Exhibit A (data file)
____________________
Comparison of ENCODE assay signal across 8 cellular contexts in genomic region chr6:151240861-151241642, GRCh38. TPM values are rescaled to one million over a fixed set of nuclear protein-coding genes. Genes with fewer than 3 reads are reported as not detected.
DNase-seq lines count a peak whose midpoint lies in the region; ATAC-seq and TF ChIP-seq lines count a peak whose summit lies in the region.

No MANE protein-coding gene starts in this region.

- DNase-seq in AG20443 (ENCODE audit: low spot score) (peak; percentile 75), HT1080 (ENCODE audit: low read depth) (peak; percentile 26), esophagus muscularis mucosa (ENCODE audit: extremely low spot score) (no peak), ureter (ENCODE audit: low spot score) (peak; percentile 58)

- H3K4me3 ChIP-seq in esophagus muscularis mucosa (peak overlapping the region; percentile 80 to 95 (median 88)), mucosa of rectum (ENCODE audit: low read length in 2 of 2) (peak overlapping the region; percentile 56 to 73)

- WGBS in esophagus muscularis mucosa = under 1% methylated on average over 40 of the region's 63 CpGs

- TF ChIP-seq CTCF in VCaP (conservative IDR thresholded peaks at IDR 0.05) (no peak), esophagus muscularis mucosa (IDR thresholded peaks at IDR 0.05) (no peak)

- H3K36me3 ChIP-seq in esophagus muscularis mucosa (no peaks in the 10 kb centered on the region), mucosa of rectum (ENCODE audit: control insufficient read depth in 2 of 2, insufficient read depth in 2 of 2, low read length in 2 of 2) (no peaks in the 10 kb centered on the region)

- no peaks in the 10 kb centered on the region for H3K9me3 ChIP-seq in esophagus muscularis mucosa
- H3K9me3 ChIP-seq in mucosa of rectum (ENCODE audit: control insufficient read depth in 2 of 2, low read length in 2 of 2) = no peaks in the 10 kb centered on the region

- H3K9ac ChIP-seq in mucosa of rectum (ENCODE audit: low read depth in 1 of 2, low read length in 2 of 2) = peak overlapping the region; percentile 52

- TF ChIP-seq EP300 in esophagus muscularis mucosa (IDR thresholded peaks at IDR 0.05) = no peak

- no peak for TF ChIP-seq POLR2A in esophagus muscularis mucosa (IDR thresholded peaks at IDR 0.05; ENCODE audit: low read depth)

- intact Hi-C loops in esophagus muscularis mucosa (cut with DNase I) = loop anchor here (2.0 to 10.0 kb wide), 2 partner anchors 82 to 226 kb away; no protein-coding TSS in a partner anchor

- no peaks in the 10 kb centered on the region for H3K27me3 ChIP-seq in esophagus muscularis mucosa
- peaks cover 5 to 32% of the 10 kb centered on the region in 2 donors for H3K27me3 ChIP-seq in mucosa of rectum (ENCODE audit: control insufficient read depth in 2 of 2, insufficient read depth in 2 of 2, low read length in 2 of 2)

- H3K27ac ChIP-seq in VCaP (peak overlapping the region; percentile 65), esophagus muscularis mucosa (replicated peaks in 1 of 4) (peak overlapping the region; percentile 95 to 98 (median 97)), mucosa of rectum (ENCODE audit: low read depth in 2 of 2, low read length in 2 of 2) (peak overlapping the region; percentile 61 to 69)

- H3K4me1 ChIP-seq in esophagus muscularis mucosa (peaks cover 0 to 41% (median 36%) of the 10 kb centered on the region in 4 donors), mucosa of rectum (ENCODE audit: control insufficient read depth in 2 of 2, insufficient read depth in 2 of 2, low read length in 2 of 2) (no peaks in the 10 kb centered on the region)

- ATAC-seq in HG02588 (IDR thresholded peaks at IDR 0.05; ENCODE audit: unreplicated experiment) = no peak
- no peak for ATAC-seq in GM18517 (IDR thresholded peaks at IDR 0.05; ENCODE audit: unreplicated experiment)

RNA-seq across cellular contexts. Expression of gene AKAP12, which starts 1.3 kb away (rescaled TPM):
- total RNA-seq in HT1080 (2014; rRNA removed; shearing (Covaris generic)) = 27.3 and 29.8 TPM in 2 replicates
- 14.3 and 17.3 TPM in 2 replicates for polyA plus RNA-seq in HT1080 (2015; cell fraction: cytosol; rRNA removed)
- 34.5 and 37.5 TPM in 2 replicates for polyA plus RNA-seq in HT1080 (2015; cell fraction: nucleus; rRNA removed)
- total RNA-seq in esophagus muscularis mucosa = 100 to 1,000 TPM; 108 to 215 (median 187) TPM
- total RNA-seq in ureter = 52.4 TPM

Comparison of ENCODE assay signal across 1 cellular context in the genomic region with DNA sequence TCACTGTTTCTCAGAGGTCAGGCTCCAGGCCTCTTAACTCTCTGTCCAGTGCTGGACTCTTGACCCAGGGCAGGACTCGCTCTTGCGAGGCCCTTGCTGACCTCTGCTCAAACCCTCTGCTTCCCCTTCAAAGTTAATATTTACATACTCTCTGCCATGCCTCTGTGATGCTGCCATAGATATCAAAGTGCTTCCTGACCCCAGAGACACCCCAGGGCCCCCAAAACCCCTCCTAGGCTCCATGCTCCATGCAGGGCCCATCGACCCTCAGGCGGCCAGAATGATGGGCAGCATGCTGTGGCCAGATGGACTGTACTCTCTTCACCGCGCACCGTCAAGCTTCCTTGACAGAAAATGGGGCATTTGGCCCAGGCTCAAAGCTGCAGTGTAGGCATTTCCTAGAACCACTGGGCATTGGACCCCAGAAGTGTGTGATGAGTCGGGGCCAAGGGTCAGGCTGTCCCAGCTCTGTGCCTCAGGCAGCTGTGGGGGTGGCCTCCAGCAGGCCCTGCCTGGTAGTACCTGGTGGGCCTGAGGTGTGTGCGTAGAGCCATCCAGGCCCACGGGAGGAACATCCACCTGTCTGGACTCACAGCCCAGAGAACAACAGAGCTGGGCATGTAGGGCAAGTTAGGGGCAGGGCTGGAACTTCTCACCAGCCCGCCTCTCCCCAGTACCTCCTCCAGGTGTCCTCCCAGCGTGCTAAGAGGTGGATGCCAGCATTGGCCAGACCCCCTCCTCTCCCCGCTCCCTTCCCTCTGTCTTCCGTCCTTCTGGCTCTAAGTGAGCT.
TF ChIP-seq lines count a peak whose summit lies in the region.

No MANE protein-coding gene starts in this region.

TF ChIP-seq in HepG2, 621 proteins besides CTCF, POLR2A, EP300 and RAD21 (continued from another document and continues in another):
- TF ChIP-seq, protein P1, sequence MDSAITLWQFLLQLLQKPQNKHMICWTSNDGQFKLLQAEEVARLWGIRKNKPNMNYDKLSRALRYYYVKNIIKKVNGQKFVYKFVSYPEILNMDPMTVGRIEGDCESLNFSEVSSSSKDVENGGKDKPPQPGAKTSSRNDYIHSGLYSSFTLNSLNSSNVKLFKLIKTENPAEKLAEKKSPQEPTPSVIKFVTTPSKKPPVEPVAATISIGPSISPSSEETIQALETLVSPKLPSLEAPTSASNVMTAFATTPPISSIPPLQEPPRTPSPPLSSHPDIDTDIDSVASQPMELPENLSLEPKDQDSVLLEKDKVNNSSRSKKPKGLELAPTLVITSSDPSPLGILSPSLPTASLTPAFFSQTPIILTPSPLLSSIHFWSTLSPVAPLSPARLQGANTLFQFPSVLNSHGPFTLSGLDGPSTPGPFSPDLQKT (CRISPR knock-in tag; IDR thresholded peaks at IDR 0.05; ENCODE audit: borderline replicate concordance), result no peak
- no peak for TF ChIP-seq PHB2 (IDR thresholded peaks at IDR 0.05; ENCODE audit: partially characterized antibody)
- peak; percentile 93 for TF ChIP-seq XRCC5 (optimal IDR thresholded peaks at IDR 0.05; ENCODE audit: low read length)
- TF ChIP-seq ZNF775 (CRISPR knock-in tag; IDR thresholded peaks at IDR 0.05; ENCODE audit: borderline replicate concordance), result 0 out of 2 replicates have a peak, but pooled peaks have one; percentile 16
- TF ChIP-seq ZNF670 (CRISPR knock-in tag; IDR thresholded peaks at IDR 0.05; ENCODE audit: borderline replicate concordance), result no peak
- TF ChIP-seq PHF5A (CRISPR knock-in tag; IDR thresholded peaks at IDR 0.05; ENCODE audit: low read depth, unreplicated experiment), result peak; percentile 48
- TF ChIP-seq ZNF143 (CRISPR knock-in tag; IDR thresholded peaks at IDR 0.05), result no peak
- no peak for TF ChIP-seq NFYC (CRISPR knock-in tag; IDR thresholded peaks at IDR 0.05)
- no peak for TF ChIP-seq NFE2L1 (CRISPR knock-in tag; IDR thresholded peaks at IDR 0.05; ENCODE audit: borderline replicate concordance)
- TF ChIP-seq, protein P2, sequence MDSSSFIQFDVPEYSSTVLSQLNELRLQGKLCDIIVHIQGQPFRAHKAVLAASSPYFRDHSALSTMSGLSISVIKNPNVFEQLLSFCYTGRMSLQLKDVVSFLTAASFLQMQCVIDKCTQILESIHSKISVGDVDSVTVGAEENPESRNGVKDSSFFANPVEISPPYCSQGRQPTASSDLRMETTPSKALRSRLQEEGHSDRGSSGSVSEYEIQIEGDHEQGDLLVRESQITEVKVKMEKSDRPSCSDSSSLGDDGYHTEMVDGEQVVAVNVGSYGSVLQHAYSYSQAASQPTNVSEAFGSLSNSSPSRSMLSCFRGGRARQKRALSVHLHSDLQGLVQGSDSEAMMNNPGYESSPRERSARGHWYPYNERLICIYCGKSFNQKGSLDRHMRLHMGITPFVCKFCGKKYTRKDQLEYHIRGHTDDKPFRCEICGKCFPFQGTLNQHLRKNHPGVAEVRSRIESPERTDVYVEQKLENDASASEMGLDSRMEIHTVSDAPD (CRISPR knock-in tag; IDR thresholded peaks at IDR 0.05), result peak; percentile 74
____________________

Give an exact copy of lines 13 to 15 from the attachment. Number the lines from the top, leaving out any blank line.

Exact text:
- no peak for TF ChIP-seq POLR2A in esophagus muscularis mucosa (IDR thresholded peaks at IDR 0.05; ENCODE audit: low read depth)

- intact Hi-C loops in esophagus muscularis mucosa (cut with DNase I) = loop anchor here (2.0 to 10.0 kb wide), 2 partner anchors 82 to 226 kb away; no protein-coding TSS in a partner anchor

- no peaks in the 10 kb centered on the region for H3K27me3 ChIP-seq in esophagus muscularis mucosa